Subtle audio feedback creates a sophisticated interface for blind video game players
The cars in 2017 racing-simulator Gran Turismo Sport are rendered in exquisite detail, right down to 3D heater vents inside the player’s vehicle. Lighting and reflections on the cars and environment simulate the specular properties of each material on screen. Headlights recreate the exact output of their real world counterparts, coming together for one of the most realistic looking racing games ever made.
And it’s all a waste for gamers like Edis Adilovic.
It’s not that Adilovic is a die-hard Forza fan, or only likes the silliness of Mario Kart, but that he’s blind. That doesn’t mean he doesn’t enjoy car racing games though. There are a handful of racing games that have been developed to include audio-based feedback for vision-impaired players, such as Mach 1 and Top Speed. However, the experience was slightly lacking compared to what sighted players can enjoy, which is where Brian Smith’s racing auditory display (RAD) comes in.
RAD is a system that gives players positional feedback through sound cues alone. The player is best off wearing headphones so that the audio has good stereo separation, as judging how far a sound seems to be coming from the left or right is key to the experience. When a car is getting closer to the left edge of the road, the engine noise will slide to the left, and vice versa. As the player approaches a curve, a turn number is announced, followed by a series of tones heard from the left or right to give players a sense of how far they are through a turn. It may sound simplistic, but these systems communicate a lot of nuanced information to the player, giving them more autonomy over how they play.
Instructions versus information
Previous driver assistance systems in games essentially turned driving games into reflex tests. They would often dictate explicit instructions to the player, such as “turn left now,” which meant that players could only try to hold steady until it was time to react to the next command. Players then had very wobbly-looking routes through a track, and reported that it wasn’t a whole lot of fun. Since developing a sense of mastery is a big part of why video games can be satisfying, there was a lot of room for improvement in previous audio interfaces.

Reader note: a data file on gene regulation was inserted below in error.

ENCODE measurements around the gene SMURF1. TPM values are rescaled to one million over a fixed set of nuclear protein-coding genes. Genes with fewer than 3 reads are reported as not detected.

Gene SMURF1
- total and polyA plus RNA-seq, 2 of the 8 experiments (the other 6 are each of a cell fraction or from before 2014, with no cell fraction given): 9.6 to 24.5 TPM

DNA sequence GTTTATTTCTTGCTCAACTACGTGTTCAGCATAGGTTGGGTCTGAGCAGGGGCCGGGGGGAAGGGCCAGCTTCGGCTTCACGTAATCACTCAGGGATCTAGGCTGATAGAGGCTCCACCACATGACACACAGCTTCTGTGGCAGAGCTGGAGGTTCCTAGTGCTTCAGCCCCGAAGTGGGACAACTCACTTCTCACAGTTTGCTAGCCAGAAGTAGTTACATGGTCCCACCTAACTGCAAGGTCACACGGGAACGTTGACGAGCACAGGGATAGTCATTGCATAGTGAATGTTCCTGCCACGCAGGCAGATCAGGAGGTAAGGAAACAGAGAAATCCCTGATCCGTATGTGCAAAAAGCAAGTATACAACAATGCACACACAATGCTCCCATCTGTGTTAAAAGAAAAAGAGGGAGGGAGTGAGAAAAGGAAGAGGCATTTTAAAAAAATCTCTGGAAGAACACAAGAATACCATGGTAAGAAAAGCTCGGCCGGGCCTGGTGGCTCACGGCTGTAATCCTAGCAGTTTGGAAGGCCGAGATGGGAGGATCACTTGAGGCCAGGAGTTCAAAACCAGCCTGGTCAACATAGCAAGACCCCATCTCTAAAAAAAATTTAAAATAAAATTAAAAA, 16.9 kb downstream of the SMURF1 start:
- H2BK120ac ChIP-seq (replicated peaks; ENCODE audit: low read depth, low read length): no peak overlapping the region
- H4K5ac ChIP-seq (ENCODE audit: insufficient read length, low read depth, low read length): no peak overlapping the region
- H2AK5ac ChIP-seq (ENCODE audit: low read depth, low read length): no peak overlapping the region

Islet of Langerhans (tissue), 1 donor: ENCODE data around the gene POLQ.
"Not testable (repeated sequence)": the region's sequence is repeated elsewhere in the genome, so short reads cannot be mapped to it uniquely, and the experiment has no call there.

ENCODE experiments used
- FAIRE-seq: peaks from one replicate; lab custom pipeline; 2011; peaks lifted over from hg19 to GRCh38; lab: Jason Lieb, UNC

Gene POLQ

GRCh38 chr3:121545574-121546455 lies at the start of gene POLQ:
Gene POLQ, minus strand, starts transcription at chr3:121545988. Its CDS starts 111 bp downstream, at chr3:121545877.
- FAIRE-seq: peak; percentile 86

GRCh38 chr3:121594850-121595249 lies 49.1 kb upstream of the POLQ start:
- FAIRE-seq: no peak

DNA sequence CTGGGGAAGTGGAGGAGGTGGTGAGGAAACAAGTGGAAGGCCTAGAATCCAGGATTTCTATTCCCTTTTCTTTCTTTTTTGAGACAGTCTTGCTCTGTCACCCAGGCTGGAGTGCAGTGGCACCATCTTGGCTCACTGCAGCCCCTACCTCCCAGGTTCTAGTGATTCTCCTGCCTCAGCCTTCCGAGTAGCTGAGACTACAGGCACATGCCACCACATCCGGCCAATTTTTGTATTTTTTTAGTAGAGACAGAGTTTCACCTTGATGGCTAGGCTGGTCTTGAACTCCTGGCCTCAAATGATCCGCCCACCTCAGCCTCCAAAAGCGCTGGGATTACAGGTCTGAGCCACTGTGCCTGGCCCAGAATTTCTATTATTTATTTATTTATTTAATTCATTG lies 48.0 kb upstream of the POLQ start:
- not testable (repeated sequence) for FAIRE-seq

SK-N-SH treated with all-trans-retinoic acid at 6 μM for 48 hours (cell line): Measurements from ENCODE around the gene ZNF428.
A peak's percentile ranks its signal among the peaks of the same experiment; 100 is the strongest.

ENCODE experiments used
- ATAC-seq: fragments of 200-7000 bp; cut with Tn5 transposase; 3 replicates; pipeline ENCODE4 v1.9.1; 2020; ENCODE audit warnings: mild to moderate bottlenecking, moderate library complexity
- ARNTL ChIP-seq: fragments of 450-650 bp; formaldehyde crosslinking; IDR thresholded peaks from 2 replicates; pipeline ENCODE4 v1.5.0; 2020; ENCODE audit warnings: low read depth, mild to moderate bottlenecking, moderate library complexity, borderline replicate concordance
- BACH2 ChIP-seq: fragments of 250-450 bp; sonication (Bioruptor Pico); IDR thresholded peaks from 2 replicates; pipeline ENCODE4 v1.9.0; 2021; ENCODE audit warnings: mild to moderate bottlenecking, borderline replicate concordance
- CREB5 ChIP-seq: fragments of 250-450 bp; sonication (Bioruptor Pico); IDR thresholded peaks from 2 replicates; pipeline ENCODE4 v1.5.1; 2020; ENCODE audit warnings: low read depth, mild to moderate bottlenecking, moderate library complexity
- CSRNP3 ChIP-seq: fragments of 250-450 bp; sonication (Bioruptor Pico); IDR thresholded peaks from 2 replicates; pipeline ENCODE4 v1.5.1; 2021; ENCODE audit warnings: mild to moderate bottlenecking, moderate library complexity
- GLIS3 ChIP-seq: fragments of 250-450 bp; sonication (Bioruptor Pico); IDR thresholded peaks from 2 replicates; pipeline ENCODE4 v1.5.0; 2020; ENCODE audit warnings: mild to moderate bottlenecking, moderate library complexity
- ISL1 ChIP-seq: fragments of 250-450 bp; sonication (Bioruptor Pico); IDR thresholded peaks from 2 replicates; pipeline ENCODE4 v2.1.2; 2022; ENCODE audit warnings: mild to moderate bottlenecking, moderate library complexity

By those metrics, RAD seems to be a considerable improvement, as blind players end up driving their cars on nearly the same routes as sighted players, as they’re able to use their location feedback to make choices about where they want to align their cars, rather than just react. Announcing turn numbers lets players learn a course over time, eventually figuring out which corners can be cut to improve lap times. Once acclimated to the system, blind players using RAD were able to achieve times comparable to casual sighted players. Even more importantly, testers like Adilovic reported having more fun playing with RAD, finally getting the sense of empowerment video games offer most people all the time.
RAD is still in development at Columbia Engineering, and currently only runs on a custom 3D game used for testing purposes. However, it’s being built as a modular player interface that can be added to other games. Ideally, developers of major titles will be able to simply add it as an accessibility option for blind players, greatly expanding the number of titles those gamers can play. Once the racing interface is figured out, Smith plans to take the same audio concepts to other genres of games, since they should be enjoyable even if people can’t see every detail rendered on the screen.
Source: For blind gamers, equal access to racing video games by Columbia University School of Engineering and Applied Science, Tech Xplore